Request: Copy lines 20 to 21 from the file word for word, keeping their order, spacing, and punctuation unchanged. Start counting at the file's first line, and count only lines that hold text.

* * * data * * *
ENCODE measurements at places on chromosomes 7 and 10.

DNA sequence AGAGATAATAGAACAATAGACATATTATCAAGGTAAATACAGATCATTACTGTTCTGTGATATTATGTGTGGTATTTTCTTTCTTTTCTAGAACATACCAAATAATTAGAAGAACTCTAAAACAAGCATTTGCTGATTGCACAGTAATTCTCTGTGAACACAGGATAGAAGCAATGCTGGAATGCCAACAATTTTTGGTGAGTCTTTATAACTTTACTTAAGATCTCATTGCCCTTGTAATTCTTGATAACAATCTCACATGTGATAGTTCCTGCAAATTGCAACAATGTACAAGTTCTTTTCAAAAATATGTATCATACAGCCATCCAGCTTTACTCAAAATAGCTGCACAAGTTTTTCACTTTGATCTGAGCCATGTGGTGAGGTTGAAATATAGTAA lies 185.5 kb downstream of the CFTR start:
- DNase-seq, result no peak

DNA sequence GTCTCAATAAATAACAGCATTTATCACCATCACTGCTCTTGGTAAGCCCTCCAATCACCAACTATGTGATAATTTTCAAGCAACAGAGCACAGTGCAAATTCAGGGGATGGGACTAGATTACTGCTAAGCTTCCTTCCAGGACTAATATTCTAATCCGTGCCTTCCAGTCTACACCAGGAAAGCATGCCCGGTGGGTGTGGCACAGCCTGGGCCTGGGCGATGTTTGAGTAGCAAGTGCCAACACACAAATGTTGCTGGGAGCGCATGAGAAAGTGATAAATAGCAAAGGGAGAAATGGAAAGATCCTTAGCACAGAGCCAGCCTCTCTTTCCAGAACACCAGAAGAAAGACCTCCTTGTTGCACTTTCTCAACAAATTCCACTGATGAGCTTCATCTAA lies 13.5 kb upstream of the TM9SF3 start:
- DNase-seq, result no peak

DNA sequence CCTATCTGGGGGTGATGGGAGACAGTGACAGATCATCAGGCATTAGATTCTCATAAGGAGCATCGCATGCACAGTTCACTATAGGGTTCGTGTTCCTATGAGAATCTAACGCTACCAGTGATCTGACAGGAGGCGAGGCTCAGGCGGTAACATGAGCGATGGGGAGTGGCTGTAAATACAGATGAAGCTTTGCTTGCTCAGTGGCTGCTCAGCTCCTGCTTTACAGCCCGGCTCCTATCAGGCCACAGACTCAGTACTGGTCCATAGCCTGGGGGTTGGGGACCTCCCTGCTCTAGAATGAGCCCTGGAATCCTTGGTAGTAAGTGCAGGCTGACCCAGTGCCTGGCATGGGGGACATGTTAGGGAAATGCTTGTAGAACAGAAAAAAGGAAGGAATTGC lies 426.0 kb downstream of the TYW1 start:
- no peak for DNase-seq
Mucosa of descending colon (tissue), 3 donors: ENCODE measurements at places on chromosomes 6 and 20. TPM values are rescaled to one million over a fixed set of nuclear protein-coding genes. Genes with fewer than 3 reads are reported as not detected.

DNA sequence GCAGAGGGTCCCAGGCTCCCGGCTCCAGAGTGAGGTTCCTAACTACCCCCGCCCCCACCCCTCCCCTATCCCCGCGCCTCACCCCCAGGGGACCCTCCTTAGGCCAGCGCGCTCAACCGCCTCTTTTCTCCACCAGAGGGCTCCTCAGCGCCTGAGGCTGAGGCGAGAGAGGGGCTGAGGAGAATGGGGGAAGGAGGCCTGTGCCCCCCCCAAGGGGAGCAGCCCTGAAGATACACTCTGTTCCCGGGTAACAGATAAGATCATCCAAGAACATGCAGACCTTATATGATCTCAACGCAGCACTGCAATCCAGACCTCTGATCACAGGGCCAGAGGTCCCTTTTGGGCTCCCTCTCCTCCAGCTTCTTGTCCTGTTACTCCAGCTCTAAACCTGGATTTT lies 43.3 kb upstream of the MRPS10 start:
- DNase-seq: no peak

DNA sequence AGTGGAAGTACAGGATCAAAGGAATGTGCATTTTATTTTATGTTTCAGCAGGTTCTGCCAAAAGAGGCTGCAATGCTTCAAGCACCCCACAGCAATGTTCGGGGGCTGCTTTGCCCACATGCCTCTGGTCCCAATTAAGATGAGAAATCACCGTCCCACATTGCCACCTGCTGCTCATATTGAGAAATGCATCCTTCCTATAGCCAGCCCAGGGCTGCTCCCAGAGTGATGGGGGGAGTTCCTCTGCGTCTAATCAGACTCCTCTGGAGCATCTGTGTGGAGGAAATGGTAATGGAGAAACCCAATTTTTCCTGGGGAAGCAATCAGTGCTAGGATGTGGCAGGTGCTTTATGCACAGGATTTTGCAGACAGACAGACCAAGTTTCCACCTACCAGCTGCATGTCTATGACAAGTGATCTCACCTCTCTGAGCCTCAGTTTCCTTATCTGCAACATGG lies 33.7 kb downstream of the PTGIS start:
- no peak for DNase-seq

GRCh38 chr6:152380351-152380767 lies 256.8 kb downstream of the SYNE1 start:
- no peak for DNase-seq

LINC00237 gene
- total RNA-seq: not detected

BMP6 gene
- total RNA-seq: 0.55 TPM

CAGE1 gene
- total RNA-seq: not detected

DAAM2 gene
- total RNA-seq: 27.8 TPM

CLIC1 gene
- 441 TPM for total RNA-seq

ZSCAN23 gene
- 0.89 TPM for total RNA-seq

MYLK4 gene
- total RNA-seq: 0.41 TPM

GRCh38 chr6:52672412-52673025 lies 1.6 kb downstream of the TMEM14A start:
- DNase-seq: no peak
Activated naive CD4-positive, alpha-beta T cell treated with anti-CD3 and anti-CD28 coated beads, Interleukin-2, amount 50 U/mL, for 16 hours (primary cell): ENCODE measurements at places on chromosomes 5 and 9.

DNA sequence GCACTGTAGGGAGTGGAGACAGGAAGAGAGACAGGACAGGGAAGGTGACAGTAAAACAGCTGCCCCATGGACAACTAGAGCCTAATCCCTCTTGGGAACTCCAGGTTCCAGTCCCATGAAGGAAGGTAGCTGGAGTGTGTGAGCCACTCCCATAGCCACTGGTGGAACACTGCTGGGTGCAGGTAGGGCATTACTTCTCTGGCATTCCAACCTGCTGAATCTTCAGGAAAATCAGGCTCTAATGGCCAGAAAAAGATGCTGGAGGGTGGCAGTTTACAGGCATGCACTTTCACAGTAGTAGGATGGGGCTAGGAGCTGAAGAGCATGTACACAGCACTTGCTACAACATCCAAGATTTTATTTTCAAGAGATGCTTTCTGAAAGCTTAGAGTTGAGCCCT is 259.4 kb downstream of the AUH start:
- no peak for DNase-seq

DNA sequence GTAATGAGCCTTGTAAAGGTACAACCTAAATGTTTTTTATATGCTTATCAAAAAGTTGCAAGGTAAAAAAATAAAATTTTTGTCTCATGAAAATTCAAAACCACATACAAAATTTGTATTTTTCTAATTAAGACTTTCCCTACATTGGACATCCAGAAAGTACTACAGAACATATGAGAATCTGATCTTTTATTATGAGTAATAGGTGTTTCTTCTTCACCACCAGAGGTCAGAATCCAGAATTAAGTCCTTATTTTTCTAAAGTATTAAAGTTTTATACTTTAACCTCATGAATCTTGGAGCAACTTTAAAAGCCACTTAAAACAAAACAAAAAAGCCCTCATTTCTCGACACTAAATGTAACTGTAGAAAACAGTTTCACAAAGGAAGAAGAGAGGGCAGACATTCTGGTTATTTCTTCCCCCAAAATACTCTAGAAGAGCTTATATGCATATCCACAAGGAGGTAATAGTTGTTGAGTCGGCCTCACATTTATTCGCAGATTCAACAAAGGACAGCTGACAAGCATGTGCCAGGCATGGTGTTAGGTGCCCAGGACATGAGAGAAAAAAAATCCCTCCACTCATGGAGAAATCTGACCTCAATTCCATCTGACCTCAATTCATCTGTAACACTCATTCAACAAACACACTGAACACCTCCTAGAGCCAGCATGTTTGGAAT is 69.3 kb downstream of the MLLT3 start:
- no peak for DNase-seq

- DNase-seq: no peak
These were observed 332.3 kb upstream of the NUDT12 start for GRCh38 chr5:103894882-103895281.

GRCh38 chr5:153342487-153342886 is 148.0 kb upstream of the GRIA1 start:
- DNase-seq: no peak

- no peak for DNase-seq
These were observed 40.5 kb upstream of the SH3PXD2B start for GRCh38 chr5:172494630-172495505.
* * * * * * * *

- total RNA-seq: not detected

DAAM2 gene